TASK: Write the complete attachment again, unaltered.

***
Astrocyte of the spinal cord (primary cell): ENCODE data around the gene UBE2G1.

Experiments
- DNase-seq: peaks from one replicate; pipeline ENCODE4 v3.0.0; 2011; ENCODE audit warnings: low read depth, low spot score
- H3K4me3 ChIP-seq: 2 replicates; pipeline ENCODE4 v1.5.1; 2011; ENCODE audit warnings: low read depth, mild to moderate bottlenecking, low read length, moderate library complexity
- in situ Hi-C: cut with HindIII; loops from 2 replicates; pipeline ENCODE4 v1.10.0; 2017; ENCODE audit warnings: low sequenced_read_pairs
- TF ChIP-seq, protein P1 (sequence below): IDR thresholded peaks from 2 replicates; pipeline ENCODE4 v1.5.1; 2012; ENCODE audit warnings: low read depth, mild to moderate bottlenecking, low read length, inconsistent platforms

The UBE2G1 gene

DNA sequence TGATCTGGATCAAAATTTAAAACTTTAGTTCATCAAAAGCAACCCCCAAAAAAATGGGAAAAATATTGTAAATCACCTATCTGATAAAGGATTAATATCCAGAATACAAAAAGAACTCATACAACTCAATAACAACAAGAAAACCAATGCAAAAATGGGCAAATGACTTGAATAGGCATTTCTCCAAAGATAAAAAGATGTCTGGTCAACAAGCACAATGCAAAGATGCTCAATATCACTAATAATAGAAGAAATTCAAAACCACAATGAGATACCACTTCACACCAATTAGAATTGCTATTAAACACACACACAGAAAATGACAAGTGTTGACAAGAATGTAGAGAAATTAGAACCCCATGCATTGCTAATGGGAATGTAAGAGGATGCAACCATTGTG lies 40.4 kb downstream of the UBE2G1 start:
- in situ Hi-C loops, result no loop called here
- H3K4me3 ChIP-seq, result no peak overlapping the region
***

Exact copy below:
Astrocyte of the spinal cord (primary cell): ENCODE data around the gene UBE2G1.

Experiments
- DNase-seq: peaks from one replicate; pipeline ENCODE4 v3.0.0; 2011; ENCODE audit warnings: low read depth, low spot score
- H3K4me3 ChIP-seq: 2 replicates; pipeline ENCODE4 v1.5.1; 2011; ENCODE audit warnings: low read depth, mild to moderate bottlenecking, low read length, moderate library complexity
- in situ Hi-C: cut with HindIII; loops from 2 replicates; pipeline ENCODE4 v1.10.0; 2017; ENCODE audit warnings: low sequenced_read_pairs
- TF ChIP-seq, protein P1 (sequence below): IDR thresholded peaks from 2 replicates; pipeline ENCODE4 v1.5.1; 2012; ENCODE audit warnings: low read depth, mild to moderate bottlenecking, low read length, inconsistent platforms

The UBE2G1 gene

DNA sequence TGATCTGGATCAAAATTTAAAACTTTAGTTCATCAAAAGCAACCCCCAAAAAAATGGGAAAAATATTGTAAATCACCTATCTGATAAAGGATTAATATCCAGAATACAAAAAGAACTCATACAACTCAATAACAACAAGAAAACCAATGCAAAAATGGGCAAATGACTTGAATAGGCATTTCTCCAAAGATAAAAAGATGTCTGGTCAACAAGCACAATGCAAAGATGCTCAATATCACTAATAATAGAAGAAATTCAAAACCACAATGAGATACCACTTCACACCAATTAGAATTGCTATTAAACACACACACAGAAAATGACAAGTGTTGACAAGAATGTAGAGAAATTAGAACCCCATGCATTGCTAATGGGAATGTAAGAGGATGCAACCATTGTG lies 40.4 kb downstream of the UBE2G1 start:
- in situ Hi-C loops, result no loop called here
- H3K4me3 ChIP-seq, result no peak overlapping the region